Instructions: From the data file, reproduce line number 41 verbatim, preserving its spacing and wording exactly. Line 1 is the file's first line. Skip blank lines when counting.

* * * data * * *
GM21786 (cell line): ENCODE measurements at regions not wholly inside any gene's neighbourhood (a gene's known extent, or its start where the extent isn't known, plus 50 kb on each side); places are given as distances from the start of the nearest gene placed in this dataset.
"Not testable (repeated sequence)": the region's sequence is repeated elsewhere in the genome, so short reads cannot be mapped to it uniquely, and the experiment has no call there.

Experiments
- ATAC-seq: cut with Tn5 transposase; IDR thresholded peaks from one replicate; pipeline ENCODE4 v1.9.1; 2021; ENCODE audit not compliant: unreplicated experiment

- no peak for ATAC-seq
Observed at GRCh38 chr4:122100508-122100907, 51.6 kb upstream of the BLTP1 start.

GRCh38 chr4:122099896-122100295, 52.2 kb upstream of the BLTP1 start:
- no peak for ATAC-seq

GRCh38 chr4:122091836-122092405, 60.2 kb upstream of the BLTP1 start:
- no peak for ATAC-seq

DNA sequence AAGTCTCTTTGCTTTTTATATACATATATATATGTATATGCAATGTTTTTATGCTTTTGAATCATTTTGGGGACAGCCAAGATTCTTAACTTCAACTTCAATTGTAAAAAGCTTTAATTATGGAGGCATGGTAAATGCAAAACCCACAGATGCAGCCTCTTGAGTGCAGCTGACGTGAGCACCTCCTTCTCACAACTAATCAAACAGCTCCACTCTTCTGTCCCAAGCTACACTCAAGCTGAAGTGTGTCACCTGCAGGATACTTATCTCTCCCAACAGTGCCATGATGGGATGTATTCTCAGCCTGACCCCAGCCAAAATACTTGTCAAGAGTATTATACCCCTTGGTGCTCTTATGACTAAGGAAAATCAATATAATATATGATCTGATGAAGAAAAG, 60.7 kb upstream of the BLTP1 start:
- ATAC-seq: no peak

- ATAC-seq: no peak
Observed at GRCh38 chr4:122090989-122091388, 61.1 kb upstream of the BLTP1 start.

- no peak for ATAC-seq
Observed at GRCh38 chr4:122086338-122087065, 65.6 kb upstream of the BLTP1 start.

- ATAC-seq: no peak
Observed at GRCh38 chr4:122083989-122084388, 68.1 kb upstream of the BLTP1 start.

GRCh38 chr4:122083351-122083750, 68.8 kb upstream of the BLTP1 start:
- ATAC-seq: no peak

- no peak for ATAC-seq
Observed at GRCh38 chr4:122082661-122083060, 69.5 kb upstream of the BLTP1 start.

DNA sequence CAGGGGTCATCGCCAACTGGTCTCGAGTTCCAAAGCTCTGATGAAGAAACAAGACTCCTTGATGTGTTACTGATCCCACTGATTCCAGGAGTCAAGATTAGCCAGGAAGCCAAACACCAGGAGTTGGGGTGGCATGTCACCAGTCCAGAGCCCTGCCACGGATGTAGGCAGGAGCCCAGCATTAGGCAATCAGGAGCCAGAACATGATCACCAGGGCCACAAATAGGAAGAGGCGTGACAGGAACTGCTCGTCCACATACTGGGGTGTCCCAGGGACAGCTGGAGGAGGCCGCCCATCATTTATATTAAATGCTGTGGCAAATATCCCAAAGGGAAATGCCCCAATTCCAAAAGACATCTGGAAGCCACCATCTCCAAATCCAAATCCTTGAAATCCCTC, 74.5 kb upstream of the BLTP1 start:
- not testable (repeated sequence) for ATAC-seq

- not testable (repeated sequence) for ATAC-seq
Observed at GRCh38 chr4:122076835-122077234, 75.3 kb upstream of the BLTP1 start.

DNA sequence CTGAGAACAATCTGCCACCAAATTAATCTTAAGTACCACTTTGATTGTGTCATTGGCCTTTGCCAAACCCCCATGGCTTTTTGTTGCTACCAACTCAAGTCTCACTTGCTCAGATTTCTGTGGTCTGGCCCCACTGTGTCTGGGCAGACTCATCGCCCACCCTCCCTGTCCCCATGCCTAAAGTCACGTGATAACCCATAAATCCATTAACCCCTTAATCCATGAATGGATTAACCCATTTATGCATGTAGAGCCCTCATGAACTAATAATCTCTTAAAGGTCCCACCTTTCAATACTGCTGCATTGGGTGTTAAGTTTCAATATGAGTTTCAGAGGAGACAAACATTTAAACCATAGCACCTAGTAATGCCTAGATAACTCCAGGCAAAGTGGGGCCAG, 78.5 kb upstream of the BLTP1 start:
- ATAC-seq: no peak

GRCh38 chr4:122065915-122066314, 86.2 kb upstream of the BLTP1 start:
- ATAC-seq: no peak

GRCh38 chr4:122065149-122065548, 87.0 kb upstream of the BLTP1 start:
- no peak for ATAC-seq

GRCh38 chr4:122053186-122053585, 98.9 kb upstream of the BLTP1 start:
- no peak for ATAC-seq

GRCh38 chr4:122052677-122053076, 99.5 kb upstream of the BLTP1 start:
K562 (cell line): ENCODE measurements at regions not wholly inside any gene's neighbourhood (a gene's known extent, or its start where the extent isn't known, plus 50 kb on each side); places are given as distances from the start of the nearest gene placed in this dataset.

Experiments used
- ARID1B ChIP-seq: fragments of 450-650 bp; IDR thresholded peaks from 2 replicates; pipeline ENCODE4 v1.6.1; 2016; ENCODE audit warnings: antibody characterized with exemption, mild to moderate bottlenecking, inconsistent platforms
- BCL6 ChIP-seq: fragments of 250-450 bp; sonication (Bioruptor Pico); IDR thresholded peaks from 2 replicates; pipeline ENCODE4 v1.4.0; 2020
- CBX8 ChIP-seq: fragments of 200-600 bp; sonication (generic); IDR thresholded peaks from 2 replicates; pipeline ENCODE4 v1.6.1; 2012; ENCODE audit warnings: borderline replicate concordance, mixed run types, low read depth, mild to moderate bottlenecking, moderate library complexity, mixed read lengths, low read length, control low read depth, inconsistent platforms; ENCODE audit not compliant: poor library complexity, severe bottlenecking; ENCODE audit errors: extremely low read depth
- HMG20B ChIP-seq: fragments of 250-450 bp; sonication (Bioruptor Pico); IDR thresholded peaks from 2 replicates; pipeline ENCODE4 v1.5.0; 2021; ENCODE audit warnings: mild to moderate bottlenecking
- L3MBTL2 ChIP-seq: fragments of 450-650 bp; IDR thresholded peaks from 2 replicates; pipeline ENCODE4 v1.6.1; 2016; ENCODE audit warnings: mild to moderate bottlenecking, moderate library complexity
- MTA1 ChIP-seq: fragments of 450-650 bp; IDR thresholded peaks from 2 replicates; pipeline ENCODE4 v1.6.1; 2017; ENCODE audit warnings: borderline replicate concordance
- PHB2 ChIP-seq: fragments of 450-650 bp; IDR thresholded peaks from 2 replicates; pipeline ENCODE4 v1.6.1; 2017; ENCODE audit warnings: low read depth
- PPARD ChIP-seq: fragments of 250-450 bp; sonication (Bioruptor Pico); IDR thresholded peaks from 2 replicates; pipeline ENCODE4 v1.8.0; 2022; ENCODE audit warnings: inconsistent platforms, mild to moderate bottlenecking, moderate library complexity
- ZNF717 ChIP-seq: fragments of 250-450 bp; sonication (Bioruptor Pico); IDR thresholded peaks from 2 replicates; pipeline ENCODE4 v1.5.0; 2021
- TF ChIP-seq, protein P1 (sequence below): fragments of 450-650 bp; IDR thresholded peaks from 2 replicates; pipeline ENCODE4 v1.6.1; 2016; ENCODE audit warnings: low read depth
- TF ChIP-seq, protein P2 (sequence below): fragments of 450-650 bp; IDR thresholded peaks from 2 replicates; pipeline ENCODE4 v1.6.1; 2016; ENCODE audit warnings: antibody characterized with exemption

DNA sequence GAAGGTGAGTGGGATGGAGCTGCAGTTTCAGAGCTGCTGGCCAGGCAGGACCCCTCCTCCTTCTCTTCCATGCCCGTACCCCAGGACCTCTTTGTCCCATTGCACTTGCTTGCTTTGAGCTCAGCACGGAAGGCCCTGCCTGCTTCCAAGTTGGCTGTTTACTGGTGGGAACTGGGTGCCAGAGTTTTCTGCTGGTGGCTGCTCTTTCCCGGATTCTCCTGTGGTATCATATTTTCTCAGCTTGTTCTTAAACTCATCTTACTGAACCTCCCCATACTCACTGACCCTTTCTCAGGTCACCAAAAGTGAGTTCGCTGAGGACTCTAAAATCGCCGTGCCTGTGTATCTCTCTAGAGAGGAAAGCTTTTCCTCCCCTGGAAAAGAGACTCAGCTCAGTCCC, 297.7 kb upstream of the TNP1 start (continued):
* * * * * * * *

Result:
- HMG20B ChIP-seq: fragments of 250-450 bp; sonication (Bioruptor Pico); IDR thresholded peaks from 2 replicates; pipeline ENCODE4 v1.5.0; 2021; ENCODE audit warnings: mild to moderate bottlenecking